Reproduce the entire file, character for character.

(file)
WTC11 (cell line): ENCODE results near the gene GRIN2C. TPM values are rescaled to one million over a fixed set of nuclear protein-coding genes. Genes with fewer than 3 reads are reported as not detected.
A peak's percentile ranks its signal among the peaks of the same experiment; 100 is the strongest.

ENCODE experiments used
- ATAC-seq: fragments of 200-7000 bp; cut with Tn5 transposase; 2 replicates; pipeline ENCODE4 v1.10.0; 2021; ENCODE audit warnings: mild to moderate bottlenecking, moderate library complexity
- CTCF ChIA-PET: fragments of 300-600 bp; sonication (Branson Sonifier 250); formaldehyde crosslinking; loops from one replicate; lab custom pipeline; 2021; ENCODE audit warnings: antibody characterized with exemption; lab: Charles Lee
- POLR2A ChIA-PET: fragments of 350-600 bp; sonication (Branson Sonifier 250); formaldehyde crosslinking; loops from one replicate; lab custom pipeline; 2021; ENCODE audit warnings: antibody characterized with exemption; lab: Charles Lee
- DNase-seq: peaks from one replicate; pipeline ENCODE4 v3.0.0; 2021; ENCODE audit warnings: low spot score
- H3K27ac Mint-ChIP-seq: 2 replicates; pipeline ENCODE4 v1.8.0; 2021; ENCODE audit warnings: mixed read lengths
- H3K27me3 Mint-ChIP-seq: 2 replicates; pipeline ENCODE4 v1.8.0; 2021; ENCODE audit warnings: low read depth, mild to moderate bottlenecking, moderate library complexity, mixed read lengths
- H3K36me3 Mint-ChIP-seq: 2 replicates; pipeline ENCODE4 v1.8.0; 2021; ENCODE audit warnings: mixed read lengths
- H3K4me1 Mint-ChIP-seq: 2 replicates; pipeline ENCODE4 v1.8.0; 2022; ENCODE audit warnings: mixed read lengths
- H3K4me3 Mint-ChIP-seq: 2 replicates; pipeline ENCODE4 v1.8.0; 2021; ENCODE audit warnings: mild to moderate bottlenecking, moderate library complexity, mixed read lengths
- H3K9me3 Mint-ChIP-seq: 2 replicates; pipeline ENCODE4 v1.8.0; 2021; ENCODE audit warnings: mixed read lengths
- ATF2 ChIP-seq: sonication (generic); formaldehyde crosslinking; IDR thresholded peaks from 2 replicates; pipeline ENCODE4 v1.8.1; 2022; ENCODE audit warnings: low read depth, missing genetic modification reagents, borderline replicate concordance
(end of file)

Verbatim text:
WTC11 (cell line): ENCODE results near the gene GRIN2C. TPM values are rescaled to one million over a fixed set of nuclear protein-coding genes. Genes with fewer than 3 reads are reported as not detected.
A peak's percentile ranks its signal among the peaks of the same experiment; 100 is the strongest.

ENCODE experiments used
- ATAC-seq: fragments of 200-7000 bp; cut with Tn5 transposase; 2 replicates; pipeline ENCODE4 v1.10.0; 2021; ENCODE audit warnings: mild to moderate bottlenecking, moderate library complexity
- CTCF ChIA-PET: fragments of 300-600 bp; sonication (Branson Sonifier 250); formaldehyde crosslinking; loops from one replicate; lab custom pipeline; 2021; ENCODE audit warnings: antibody characterized with exemption; lab: Charles Lee
- POLR2A ChIA-PET: fragments of 350-600 bp; sonication (Branson Sonifier 250); formaldehyde crosslinking; loops from one replicate; lab custom pipeline; 2021; ENCODE audit warnings: antibody characterized with exemption; lab: Charles Lee
- DNase-seq: peaks from one replicate; pipeline ENCODE4 v3.0.0; 2021; ENCODE audit warnings: low spot score
- H3K27ac Mint-ChIP-seq: 2 replicates; pipeline ENCODE4 v1.8.0; 2021; ENCODE audit warnings: mixed read lengths
- H3K27me3 Mint-ChIP-seq: 2 replicates; pipeline ENCODE4 v1.8.0; 2021; ENCODE audit warnings: low read depth, mild to moderate bottlenecking, moderate library complexity, mixed read lengths
- H3K36me3 Mint-ChIP-seq: 2 replicates; pipeline ENCODE4 v1.8.0; 2021; ENCODE audit warnings: mixed read lengths
- H3K4me1 Mint-ChIP-seq: 2 replicates; pipeline ENCODE4 v1.8.0; 2022; ENCODE audit warnings: mixed read lengths
- H3K4me3 Mint-ChIP-seq: 2 replicates; pipeline ENCODE4 v1.8.0; 2021; ENCODE audit warnings: mild to moderate bottlenecking, moderate library complexity, mixed read lengths
- H3K9me3 Mint-ChIP-seq: 2 replicates; pipeline ENCODE4 v1.8.0; 2021; ENCODE audit warnings: mixed read lengths
- ATF2 ChIP-seq: sonication (generic); formaldehyde crosslinking; IDR thresholded peaks from 2 replicates; pipeline ENCODE4 v1.8.1; 2022; ENCODE audit warnings: low read depth, missing genetic modification reagents, borderline replicate concordance